IT Business Continuity and Disaster Recovery – So what can go wrong, what can you do and why should you?
Firstly the raison d’être should be “What happens when an incident occurs?” and of course we must always remember Murphy’s Law, which is typically stated as “Anything that can go wrong will go wrong!”.
So how can you possibly plan for anything and everything? Well, you can’t and don’t need to, but you must start by thinking of the main areas that will impact your business.
Of course, some will say “I’m insured so they can pay me for any losses, so why worry about it!”. Indeed, business Interruption Insurance” is offered by many insurers and is important to most businesses because they do offer protection. However, the process of claiming is not simple and takes a lot of time and effort to correctly detail how your business would be performing if the disruptive incident had not taken place.
Insurers also need to see evidence of the disruption and can refuse to pay-out. In September 2020 the High Court ruled in favour of businesses who have been required to close due to COVID-19, forcing insurers to pay out on business interruption policies. However, the ruling stated that not every case would be accepted due to the different wording of individual policies.
Additionally, insurers will typically expect business owners to take reasonable measures to avoid any interruptions to the business. While it would be unreasonable for a business to predict or prevent a pandemic it can protect itself from most other events that could interrupt the activity.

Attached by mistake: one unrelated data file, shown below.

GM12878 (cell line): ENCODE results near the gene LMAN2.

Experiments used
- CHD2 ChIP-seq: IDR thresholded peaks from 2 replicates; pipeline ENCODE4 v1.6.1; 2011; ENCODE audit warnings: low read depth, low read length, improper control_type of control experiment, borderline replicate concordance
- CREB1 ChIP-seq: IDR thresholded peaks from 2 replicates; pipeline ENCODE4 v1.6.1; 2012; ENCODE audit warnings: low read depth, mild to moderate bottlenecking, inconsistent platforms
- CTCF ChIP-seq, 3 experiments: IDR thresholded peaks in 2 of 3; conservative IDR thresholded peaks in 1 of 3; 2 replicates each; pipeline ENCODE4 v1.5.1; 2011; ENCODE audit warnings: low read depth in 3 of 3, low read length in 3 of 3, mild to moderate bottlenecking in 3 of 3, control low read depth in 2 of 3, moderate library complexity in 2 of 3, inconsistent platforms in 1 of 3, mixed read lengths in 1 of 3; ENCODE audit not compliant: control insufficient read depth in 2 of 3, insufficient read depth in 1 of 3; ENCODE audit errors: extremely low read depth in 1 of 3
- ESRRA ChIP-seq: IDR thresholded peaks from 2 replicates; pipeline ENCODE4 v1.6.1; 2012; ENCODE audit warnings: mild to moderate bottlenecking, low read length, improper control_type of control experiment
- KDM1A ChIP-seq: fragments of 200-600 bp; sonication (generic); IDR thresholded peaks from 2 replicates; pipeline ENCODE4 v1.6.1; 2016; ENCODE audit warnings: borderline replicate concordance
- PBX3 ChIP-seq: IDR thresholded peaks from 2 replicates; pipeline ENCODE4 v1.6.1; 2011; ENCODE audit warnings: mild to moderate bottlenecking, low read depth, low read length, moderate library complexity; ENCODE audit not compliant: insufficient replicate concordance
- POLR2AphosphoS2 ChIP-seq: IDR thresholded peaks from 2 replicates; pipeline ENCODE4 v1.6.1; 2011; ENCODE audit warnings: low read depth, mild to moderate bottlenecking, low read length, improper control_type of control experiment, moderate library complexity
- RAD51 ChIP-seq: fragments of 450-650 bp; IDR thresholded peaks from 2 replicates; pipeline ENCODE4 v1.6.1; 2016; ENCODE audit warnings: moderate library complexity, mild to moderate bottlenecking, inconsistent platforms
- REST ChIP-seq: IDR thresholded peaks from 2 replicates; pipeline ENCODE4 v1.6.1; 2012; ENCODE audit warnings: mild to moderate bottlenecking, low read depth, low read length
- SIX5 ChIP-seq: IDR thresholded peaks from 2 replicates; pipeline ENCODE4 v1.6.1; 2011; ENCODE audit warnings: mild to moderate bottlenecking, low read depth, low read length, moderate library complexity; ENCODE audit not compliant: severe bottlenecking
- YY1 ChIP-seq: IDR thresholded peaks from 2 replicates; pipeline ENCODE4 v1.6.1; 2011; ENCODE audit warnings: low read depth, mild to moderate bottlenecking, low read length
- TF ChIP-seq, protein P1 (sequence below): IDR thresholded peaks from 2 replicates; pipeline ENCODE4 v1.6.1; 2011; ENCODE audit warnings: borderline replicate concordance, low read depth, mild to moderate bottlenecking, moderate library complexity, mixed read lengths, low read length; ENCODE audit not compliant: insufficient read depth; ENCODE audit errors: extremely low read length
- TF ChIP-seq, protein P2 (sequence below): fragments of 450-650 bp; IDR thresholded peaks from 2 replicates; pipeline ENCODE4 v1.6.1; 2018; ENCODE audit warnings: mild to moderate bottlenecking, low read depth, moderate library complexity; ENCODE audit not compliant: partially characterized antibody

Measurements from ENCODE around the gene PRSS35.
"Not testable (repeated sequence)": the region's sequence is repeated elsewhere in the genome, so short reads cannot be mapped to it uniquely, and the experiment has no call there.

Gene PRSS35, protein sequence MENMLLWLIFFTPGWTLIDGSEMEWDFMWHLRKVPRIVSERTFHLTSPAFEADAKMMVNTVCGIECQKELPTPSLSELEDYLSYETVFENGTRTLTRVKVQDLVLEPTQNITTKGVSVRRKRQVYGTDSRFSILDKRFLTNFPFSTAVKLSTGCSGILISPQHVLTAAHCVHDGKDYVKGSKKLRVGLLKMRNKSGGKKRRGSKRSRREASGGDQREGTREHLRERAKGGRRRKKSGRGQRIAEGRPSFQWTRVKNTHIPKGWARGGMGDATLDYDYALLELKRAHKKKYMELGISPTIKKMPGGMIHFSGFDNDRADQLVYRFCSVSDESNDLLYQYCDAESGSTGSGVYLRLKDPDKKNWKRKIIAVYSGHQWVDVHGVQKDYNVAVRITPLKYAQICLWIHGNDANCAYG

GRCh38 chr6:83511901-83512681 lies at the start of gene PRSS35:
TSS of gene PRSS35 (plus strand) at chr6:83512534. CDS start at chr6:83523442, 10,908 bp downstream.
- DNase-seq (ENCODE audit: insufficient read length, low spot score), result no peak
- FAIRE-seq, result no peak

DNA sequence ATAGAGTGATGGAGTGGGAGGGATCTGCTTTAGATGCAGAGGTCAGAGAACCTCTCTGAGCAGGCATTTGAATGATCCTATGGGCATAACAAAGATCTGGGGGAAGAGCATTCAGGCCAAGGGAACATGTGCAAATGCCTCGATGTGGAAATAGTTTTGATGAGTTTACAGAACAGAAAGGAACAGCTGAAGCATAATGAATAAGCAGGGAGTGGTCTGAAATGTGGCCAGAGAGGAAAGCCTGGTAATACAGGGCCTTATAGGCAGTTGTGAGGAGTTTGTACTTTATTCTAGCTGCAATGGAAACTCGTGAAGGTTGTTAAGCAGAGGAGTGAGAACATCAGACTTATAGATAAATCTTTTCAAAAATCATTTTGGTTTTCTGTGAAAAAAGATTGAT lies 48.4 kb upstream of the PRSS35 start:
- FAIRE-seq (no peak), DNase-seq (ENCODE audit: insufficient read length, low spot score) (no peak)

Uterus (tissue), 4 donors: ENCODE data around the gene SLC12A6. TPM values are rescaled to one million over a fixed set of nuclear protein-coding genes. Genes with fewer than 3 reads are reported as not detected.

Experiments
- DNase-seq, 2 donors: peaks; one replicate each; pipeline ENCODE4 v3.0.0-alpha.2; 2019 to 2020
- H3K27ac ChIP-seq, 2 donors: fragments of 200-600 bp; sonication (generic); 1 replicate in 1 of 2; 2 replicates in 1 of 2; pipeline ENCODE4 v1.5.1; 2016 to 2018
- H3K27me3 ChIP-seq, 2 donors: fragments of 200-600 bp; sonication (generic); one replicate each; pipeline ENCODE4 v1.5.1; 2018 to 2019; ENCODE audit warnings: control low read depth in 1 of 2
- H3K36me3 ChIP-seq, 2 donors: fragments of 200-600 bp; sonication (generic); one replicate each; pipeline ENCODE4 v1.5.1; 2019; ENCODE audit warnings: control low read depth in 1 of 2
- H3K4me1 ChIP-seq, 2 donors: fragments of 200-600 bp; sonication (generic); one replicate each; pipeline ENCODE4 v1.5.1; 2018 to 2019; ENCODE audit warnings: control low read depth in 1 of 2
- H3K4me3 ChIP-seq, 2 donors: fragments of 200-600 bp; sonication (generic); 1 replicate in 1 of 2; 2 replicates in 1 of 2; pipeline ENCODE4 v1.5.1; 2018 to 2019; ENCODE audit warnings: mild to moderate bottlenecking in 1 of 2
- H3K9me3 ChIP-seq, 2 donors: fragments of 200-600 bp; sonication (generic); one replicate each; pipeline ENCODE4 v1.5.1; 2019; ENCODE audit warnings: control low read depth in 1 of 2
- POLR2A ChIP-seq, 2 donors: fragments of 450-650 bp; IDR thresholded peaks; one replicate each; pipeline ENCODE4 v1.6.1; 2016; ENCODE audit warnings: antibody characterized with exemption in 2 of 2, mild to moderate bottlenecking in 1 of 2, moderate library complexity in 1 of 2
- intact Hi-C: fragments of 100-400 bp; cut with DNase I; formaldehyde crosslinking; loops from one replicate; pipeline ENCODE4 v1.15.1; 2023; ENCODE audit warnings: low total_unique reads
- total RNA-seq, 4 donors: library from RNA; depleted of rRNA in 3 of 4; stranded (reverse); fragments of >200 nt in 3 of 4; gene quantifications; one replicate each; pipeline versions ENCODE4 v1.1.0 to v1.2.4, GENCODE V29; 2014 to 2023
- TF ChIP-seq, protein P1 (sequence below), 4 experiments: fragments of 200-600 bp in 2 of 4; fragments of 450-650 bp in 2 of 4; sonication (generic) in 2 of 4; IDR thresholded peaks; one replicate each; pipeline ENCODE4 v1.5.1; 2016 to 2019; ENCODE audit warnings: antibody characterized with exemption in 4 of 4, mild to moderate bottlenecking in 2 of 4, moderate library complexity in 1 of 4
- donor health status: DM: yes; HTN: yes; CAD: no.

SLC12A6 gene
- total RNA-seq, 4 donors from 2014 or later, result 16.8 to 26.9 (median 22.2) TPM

Furthermore, if a business can’t provide the product or services their customers expect alternative sources will be looked for. Your supply chain needs to be maintained so you can continue to trade and of course, your brand’s reputation must be preserved. The loss of clients and reputation in this way could be irretrievable and result in a long-term decline for the business.
Therefore, doing nothing is not without its risks! Businesses should understand what risks they are exposed to, the impact they could have and make qualified decisions to minimise disruption and to restore normal operations.
Key Areas Impacting Businesses
The first thing a business can and should do is to create a list of the key areas that could impact the business. These examples are in no particular order and of course, there will be others that relate specifically to industry sectors and individual businesses: